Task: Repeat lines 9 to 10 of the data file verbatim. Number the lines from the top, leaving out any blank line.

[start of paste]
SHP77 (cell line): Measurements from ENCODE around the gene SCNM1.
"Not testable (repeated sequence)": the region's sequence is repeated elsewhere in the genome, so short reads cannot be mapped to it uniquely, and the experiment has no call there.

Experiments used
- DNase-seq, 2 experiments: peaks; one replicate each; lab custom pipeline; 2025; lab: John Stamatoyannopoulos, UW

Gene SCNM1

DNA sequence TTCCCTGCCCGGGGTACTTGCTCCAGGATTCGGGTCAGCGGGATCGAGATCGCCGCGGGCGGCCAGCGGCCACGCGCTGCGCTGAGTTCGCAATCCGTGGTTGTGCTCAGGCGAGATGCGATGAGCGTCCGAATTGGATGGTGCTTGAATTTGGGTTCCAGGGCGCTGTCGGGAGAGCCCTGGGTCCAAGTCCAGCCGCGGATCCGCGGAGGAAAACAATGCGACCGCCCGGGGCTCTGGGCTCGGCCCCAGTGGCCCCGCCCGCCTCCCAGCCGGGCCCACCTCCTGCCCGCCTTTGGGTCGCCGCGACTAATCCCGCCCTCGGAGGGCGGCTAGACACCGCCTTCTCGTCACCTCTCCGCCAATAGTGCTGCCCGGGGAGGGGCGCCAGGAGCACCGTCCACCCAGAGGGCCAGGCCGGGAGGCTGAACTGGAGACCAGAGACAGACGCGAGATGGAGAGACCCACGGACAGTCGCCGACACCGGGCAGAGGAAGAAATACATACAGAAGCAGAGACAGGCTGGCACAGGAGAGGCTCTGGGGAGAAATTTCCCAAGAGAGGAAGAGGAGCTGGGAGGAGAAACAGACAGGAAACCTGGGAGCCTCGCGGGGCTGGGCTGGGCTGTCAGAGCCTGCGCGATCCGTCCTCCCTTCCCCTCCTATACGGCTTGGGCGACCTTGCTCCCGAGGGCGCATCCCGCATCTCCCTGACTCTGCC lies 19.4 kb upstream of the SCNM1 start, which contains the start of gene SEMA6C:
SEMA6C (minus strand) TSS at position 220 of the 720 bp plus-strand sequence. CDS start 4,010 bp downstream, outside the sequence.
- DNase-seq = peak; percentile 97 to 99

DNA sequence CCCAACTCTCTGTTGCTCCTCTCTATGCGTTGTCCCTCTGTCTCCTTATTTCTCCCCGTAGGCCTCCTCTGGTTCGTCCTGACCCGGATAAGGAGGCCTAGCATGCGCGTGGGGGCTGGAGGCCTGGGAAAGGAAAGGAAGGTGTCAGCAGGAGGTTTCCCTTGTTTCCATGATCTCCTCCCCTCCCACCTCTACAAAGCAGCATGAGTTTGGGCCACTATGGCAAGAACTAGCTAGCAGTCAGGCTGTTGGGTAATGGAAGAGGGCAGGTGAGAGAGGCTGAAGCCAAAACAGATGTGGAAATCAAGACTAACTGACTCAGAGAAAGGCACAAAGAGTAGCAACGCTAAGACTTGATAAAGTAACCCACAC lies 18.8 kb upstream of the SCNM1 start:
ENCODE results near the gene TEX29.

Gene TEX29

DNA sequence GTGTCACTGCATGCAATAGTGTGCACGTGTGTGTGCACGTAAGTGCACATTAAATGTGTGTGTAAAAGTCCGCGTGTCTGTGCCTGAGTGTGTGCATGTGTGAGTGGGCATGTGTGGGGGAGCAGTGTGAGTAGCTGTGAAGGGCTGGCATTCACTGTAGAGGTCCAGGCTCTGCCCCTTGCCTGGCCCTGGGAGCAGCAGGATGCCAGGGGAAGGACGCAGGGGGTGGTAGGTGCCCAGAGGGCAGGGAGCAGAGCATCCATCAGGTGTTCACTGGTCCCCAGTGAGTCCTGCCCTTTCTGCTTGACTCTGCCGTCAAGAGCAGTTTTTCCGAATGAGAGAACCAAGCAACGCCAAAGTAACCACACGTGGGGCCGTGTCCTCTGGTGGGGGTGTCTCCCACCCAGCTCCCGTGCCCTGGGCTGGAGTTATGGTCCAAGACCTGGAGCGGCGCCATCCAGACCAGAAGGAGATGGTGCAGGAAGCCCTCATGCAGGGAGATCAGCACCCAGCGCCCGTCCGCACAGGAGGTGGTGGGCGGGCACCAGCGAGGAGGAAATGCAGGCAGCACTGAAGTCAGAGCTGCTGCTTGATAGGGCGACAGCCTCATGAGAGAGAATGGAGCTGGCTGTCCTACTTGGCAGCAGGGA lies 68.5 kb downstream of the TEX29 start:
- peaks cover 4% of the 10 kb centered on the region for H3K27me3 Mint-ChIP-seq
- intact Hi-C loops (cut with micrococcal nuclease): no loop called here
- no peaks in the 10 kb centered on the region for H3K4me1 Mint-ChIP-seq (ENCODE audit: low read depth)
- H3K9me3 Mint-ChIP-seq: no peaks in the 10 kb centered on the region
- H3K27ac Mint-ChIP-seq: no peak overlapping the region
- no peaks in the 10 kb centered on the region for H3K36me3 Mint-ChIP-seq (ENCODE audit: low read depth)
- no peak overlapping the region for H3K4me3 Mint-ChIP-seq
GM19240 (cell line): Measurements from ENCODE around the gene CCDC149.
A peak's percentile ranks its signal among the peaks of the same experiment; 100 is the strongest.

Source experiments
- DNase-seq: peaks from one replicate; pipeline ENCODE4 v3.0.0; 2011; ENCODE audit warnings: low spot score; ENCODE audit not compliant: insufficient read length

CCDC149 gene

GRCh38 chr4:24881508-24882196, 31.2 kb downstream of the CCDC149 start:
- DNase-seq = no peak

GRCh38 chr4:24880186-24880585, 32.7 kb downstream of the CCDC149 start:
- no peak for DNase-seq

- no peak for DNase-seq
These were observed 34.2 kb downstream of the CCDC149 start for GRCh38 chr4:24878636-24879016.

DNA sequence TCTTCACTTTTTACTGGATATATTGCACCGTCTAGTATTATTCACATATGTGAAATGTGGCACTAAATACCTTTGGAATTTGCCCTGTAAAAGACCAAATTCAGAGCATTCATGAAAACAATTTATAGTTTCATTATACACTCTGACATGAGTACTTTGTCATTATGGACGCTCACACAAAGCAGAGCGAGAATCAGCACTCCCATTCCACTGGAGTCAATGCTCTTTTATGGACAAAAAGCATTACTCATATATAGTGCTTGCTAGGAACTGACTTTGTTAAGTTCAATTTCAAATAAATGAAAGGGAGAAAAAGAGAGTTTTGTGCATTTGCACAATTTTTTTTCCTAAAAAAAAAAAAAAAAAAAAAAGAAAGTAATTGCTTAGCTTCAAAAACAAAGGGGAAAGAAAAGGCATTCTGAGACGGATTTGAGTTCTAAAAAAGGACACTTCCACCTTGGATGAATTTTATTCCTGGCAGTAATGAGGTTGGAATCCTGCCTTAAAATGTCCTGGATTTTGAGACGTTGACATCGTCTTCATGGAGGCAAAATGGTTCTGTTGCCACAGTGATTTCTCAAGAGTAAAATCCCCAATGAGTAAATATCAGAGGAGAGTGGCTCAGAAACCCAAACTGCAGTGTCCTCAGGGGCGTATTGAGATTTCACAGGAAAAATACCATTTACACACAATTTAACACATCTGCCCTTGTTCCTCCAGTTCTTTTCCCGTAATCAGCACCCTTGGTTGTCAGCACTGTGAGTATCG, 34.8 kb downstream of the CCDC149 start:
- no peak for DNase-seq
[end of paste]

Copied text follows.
DNA sequence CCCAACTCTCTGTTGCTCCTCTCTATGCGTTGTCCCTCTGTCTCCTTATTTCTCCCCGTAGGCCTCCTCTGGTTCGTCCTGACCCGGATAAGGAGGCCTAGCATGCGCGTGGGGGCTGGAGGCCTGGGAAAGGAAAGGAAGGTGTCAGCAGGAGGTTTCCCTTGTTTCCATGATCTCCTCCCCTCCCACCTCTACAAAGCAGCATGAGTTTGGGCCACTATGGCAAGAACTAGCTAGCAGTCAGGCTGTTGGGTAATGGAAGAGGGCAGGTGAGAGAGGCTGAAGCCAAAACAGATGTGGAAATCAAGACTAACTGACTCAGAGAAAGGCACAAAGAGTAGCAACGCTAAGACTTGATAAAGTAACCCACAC lies 18.8 kb upstream of the SCNM1 start:
ENCODE results near the gene TEX29.